October 23, 2018 7:30 pm Tuesday
Lamakaan invites Nirmala, a social activist, currently working with farmers to give us an insight into policies that are less inclusive of small and marginal land holding farmers. On October 23, Lamakaan wants to throw light on the key issues plaguing agriculture, crippling the farmers and the shameful politics around it.
She says, ‘Each of us (the non-farming folks) have our plates full of food at the cost of farmers. It is time to raise our voice in solidarity, march in solidarity. Agricultural crisis is no longer the crisis of the farmer alone, it is a national crisis.’
Recently the central government declared the MSP for 22 mandated crops. Firstly, the declared MSP is not in line with recommendations of the Swaminathan committee of weighted average cost of production + 50%. Farmers had a short-lived smile on their face with the announcement. What is the point of declaring an MSP, when the government has expressed no intention of opening up procurement centres.
In August and September this year, farmers sold green gram (moong dal) anywhere from ₹3,900 to ₹5,300 per quintal in the open market. The MSP for moong was declared ₹6,975 per quintal, but no procurement centre was opened. Unable to hold on to their produce, many small and marginal farmers dumped moong in market yards bearing losses. Some medium and large farmers believed that the centres would open and held on to their produce. As more and more moong reached markets, the price stumbled further, procurement centres were not opened and farmers finally realized that it was not worth the wait.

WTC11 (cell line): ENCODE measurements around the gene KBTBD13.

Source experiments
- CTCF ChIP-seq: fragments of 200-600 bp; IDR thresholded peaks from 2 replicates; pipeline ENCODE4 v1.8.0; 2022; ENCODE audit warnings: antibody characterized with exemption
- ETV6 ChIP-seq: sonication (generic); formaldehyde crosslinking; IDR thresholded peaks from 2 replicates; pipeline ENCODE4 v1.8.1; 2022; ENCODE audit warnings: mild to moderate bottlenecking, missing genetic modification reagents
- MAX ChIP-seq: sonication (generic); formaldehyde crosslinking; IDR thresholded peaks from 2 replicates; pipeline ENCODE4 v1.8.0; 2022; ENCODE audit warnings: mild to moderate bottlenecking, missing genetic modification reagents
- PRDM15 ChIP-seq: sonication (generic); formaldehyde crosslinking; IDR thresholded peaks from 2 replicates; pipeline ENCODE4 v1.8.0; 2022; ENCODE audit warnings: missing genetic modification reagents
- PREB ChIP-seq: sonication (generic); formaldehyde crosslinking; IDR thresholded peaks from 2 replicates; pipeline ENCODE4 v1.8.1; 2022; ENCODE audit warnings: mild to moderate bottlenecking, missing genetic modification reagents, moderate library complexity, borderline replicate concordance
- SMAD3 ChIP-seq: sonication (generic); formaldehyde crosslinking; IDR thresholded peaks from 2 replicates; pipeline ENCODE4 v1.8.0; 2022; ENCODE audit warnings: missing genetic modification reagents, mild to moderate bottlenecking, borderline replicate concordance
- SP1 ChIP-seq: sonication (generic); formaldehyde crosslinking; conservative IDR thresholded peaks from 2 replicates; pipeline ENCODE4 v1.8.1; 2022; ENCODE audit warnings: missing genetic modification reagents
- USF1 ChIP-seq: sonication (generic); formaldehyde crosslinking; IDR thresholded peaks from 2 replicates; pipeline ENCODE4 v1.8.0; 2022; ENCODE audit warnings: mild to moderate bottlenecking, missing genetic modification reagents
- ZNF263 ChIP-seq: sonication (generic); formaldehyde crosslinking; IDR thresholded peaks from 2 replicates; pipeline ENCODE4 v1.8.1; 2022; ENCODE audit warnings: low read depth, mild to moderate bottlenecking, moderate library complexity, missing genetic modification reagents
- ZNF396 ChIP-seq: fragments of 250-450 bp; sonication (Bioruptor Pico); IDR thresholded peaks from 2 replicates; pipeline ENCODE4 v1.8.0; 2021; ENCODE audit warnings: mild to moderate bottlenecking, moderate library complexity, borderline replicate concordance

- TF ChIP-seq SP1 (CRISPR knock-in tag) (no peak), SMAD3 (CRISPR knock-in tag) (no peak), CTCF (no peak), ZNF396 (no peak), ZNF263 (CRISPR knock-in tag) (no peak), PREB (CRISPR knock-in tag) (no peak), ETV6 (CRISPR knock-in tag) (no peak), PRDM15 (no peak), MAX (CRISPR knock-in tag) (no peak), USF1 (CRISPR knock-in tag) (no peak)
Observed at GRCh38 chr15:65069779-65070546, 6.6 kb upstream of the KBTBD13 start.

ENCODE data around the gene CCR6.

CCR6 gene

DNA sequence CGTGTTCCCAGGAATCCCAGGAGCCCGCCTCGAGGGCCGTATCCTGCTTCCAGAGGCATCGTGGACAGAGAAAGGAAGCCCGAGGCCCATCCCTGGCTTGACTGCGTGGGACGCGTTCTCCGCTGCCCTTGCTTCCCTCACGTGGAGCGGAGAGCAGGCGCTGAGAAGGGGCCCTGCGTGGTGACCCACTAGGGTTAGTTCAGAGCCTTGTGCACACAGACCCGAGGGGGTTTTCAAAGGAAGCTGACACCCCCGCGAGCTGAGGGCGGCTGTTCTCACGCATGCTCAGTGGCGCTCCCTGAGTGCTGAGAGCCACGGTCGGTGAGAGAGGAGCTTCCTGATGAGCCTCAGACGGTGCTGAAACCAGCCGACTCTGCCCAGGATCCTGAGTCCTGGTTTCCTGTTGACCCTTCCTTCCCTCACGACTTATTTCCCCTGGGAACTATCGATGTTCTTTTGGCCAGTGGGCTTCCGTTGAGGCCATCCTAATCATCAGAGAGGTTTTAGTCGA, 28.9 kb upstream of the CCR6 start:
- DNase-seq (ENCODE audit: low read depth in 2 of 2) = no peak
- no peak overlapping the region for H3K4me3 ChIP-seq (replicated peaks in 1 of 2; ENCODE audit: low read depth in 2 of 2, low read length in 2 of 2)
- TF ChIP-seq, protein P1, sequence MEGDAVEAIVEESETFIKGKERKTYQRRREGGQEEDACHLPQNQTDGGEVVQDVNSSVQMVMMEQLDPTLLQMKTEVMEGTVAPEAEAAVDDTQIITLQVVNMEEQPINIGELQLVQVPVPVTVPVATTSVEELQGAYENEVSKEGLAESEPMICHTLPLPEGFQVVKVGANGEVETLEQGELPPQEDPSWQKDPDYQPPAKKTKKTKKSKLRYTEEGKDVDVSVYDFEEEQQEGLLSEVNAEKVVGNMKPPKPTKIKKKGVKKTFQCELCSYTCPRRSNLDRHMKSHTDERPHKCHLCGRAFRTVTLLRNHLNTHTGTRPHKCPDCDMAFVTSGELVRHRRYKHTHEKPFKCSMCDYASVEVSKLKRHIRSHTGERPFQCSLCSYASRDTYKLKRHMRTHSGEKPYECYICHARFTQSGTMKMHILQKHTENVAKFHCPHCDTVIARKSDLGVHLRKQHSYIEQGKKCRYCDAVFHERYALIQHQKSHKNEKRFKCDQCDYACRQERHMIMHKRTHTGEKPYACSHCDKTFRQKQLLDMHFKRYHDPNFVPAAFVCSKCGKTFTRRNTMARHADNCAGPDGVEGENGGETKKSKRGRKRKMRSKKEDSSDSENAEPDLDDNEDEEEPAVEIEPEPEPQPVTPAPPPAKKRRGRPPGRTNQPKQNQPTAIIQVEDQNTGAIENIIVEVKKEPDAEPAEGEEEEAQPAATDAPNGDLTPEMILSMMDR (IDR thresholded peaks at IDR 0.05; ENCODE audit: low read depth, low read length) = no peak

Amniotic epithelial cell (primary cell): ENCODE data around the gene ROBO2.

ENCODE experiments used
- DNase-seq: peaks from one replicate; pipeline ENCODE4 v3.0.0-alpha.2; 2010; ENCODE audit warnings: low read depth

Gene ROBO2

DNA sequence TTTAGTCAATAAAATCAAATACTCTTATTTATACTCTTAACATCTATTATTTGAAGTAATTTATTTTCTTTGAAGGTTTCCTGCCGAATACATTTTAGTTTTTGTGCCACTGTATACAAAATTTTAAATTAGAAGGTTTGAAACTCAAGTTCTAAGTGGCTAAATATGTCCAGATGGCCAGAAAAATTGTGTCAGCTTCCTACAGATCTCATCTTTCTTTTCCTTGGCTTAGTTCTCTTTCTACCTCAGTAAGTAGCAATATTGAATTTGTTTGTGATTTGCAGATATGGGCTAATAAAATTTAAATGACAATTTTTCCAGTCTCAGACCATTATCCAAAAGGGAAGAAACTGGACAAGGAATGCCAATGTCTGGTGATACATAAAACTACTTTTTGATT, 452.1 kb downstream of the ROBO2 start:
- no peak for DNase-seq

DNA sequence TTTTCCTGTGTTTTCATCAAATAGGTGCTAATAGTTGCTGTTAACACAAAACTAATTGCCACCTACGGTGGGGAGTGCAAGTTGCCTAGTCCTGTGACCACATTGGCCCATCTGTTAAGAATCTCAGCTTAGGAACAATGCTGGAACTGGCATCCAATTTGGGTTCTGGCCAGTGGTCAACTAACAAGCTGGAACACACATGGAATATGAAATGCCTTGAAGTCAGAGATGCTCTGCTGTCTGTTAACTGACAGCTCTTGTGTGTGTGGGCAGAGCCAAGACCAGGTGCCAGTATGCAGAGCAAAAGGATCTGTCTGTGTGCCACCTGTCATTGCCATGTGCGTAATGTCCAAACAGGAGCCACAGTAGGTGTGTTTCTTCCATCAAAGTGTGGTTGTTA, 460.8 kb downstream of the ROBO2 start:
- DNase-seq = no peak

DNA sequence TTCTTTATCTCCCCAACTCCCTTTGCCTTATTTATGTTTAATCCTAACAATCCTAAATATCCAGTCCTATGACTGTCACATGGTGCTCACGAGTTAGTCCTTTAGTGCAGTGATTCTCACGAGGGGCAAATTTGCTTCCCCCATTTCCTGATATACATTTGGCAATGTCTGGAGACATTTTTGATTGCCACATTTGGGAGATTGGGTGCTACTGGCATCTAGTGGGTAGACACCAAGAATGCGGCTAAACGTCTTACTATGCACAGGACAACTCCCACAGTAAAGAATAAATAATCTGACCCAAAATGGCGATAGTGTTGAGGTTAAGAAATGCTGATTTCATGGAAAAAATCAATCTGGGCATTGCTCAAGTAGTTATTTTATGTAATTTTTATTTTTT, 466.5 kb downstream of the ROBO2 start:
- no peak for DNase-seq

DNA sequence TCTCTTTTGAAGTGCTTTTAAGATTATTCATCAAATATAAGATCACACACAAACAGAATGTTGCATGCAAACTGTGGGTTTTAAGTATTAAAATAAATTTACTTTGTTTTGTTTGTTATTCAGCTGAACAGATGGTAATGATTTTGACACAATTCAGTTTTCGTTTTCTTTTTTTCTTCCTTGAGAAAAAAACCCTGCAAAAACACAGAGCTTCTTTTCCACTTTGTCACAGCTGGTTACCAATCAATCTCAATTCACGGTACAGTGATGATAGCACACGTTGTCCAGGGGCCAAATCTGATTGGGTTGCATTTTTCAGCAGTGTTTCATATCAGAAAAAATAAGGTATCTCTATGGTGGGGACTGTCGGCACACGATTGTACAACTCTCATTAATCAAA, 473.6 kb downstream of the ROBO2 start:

Declaring MSP turned out to be an election stunt, with no results, or even genuine productive intentions behind it.
Even in cases where procurement centres were opened, like in the case of Karnataka, the government declared that it will only procure a small amount which meant that many farmers were left out and resorted to selling in open markets at low prices, paying exploitative commissions to traders, getting cheated in weighing etc.
To quote another instance, black gram which we buy at ₹80 to ₹90 per kilo in Hyderabad is sold by farmers at ₹25 per kilo in Narayanpet.
The event will discuss these issues in the context of the futility of only enhancing and increasing loan waivers. The aim of this discussion is to spread awareness of the angst of small and marginal land holding farmers, and the need to participate in the march for justice.
ALL ARE WELCOME!!!